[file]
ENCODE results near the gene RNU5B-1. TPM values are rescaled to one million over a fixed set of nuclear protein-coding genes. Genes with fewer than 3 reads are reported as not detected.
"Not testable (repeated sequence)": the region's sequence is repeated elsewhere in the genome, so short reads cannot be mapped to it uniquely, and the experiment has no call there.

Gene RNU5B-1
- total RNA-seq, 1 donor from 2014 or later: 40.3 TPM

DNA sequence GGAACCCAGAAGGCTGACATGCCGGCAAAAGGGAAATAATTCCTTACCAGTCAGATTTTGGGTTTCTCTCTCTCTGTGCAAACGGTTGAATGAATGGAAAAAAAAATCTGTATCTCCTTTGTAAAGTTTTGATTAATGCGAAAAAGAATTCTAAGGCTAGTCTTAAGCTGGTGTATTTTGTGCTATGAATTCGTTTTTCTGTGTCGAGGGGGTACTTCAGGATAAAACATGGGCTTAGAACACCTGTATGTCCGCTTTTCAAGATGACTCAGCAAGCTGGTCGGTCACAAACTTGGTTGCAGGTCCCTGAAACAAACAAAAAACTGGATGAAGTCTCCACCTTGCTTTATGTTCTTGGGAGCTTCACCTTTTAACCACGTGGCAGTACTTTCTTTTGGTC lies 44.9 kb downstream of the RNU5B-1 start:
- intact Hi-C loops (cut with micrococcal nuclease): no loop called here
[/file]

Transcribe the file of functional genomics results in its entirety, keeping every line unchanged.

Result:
ENCODE results near the gene RNU5B-1. TPM values are rescaled to one million over a fixed set of nuclear protein-coding genes. Genes with fewer than 3 reads are reported as not detected.
"Not testable (repeated sequence)": the region's sequence is repeated elsewhere in the genome, so short reads cannot be mapped to it uniquely, and the experiment has no call there.

Gene RNU5B-1
- total RNA-seq, 1 donor from 2014 or later: 40.3 TPM

DNA sequence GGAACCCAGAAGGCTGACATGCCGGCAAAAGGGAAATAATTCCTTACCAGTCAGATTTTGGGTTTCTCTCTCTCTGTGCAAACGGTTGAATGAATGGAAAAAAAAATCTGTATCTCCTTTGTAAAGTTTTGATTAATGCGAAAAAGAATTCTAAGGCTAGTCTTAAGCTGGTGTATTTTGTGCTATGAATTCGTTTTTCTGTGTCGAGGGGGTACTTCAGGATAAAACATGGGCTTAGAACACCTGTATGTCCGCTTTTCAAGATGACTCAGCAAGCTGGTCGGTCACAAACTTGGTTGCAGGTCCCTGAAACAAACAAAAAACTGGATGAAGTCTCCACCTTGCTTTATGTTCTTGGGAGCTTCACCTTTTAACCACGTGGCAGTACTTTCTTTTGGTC lies 44.9 kb downstream of the RNU5B-1 start:
- intact Hi-C loops (cut with micrococcal nuclease): no loop called here